NEW DELHI: A day after TOI reported about an ICMR study that showed administering convalescent plasma to Covid-19 patients did not reduce death risk, top doctors of AIIMS, Institute of Liver and Biliary Sciences (ILBS) and Lok Nayak Hospital stressed the need to rethink who should get the therapy. In the trial by Indian Council of Medical Research, which involved 464 hospitalised, moderately-ill Covid-19 patients, researchers observed that some participants had higher antibody positivity than their plasma donors. “The difference in age and severity of illness, with donors being younger and having milder disease, could have driven this difference. While all Covid-19 survivors were encouraged to donate plasma, an overwhelming majority of the donors were only mildly sick, young survivors. Recovered patients who had moderate or severe disease were generally reluctant to return to hospitals for plasma donation,” the ICMR study noted.  Earlier the institutes  did not check the level of neutralising antibodies in the donor, which led to poorer outcomes. “The ICMR study re-affirms our assessment based on a trial conducted on 29 patients who received plasma therapy at ILBS. It showed no mortality benefit. However, there was significant benefit in terms of clearing of viral load in those who received the therapy in addition to standard care compared to who received only standard care,” he said. The ILBS director added that only patients with mild-to-moderate illness should be given convalescent plasma. “The therapy has to be given within 24 to 48 hours of diagnosis. Also, detailed assessment of presence of sufficient levels of neutralising antibodies in the donor should be mandatory,” Dr Sarin said. At least 100 Covid-19 patients at the state-run Lok Nayak Hospital have been given plasma therapy till date. Dr Suresh Kumar, its medical director, said larger studies might be needed to assess its benefits. “Remdesivir did not show significant benefit in Covid-19 treatment in some studies. Still, the drug is being used in select patients because it has certain benefits and there is no other known cure. Similarly, plasma therapy may not help reduce death risk but our experience shows it does help in faster recovery in a small subset of patients,” he said. ILBS and Lok Nayak Hospital are conducting a study involving 400 Covid patients to assess the benefits of plasma therapy. Rajiv Gandhi Super Specialty Hospital is also taking part in the study. The ICMR study was conducted at 39 tertiary care hospitals — 29 teaching and 10 private — across the country. According to the study, released on MedRXIV, a preprint service for medicine and health sciences, mortality was documented in 13.6% patients who received plasma therapy in addition to standard care and 31 (14.6%) patients who received only standard care. The trial results also indicated that there was no difference in progression to severe disease among moderately ill patients treated with convalescent plasma along with the best standard of care.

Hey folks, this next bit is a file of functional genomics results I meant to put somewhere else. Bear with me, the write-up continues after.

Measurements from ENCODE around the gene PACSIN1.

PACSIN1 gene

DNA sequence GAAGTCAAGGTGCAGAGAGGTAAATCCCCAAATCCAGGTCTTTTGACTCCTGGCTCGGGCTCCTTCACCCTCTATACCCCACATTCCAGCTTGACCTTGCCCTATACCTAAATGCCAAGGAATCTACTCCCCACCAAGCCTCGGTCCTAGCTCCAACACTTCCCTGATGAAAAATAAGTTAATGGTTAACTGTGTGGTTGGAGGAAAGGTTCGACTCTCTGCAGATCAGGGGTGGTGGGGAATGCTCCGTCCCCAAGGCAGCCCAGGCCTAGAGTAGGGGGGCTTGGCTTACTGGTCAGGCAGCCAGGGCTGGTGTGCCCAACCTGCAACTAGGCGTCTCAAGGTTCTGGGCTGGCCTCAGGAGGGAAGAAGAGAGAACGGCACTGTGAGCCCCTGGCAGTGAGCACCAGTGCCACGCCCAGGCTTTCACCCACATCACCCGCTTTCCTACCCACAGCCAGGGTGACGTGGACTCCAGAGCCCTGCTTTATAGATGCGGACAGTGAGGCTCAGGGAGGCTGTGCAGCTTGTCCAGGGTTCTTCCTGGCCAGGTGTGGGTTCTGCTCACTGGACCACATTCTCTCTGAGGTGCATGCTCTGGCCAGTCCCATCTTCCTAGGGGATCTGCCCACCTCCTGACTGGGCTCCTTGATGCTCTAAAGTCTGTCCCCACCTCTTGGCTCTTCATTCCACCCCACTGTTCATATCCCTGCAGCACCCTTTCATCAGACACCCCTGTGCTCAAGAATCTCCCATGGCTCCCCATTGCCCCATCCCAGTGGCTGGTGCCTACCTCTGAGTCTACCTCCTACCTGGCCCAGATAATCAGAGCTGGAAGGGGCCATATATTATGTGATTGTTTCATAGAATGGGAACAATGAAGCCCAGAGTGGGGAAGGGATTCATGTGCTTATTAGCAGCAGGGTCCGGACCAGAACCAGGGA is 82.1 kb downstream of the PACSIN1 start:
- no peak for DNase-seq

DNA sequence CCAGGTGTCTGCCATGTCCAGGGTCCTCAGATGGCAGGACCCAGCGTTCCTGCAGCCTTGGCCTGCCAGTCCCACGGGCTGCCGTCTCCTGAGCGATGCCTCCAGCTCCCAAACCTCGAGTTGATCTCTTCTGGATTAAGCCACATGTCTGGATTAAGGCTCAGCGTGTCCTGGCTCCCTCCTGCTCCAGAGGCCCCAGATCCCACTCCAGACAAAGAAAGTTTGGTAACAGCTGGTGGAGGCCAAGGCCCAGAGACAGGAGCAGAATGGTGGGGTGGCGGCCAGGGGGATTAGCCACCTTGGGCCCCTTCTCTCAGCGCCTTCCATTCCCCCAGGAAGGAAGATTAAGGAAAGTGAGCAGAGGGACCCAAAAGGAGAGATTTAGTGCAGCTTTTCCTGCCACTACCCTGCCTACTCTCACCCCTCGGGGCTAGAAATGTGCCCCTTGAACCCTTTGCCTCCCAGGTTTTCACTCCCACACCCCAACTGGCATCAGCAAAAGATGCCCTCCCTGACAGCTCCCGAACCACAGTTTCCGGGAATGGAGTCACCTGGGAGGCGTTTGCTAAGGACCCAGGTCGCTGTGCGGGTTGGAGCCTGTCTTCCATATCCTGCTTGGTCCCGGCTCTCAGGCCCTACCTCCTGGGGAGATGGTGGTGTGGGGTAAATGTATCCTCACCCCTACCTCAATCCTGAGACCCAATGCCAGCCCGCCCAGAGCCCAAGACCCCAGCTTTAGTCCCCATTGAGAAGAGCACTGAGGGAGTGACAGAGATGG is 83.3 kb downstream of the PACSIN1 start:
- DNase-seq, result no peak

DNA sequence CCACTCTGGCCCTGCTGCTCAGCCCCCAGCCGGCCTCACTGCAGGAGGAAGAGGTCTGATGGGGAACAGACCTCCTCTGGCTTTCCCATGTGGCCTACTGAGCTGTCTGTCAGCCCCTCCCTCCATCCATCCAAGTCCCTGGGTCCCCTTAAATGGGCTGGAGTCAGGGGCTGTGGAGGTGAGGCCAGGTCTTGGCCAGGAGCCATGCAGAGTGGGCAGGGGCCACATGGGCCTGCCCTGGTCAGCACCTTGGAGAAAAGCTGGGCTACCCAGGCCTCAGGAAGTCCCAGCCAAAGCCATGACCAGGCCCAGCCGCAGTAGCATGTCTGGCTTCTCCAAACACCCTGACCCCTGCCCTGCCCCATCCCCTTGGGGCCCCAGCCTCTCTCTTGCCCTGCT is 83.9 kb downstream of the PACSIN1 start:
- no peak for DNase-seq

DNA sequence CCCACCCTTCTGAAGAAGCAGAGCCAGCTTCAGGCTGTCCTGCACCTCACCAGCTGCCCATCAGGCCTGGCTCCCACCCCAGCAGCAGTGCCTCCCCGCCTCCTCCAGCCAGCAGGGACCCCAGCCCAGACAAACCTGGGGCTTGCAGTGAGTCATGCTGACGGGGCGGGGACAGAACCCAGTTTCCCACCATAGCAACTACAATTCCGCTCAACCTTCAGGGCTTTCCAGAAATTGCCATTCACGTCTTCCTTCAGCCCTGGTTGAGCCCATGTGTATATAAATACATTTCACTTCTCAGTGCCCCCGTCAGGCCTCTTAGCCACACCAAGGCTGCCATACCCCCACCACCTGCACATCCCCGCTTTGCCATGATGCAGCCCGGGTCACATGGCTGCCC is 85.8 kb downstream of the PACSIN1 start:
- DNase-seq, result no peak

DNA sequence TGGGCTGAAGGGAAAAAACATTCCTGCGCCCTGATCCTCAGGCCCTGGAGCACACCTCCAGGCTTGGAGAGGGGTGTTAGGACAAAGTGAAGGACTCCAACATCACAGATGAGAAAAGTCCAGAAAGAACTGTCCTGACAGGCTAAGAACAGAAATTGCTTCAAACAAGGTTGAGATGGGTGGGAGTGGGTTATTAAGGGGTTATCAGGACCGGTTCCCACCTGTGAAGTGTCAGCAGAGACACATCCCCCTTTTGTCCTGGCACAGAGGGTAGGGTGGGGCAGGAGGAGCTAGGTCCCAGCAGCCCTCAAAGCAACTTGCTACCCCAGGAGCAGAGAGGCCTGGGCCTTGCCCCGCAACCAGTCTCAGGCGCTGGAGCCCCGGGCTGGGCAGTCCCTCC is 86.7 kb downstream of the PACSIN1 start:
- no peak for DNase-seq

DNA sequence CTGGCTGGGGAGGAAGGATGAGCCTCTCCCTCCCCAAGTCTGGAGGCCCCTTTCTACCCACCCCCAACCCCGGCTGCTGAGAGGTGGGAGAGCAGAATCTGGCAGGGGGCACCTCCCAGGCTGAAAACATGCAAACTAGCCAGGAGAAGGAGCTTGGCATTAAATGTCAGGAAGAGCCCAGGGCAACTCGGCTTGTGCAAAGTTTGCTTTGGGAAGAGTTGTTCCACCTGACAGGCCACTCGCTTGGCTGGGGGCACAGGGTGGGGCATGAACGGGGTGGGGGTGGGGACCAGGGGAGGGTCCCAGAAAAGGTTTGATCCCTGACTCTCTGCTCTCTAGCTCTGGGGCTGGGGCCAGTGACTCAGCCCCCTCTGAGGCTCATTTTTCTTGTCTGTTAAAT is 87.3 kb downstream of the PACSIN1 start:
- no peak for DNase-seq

Covid pandemic to infected plastic pandemic


Now, while we are fighting the COVID-19 pandemic, plastics use is increasing again. But, while the pandemic is just temporary, plastic pollution will be long lasting.  

For our current battle to fight the COVID-19 pandemic, we see a dramatically increasing demand for personal protective equipment (PPE) which comprises various plastic and rubber items. Moreover, there are many other fresh, clean plastic items widely used in medical applications for creating a sterile environment, such as pill casings, disposal syringes, catheter, and blood bags. These items are also made of synthetic polymers such as polyvinyl chloride (PVC) and PP, which are not biodegradable. Therefore, it would be not surprising to see that the COVID-19 pandemic is generating tons of medical waste.

dumping Covid-19 infected waste in public places

               The Biomedical Waste Management Rules, 2016, define biomedical waste as“any waste that is generated during the diagnosis, treatment or immunisation of human beings or animals or research activities pertaining thereto or in the production or testing of biological or in health camps.” Therefore, broadly, any waste generated from treating patients comes under the ambit of biomedical waste.